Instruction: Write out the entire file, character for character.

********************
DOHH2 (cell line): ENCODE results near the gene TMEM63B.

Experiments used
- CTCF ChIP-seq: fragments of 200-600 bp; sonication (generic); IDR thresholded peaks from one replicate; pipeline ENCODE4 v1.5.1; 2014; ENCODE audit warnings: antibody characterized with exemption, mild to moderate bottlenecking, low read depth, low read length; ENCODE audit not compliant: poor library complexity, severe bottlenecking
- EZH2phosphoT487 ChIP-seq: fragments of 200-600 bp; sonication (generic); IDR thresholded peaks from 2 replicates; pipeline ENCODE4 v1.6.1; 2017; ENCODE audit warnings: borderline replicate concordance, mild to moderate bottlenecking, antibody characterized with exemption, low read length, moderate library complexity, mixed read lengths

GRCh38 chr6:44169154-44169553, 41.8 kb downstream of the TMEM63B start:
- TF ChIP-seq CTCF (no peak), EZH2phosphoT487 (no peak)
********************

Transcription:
DOHH2 (cell line): ENCODE results near the gene TMEM63B.

Experiments used
- CTCF ChIP-seq: fragments of 200-600 bp; sonication (generic); IDR thresholded peaks from one replicate; pipeline ENCODE4 v1.5.1; 2014; ENCODE audit warnings: antibody characterized with exemption, mild to moderate bottlenecking, low read depth, low read length; ENCODE audit not compliant: poor library complexity, severe bottlenecking
- EZH2phosphoT487 ChIP-seq: fragments of 200-600 bp; sonication (generic); IDR thresholded peaks from 2 replicates; pipeline ENCODE4 v1.6.1; 2017; ENCODE audit warnings: borderline replicate concordance, mild to moderate bottlenecking, antibody characterized with exemption, low read length, moderate library complexity, mixed read lengths

GRCh38 chr6:44169154-44169553, 41.8 kb downstream of the TMEM63B start:
- TF ChIP-seq CTCF (no peak), EZH2phosphoT487 (no peak)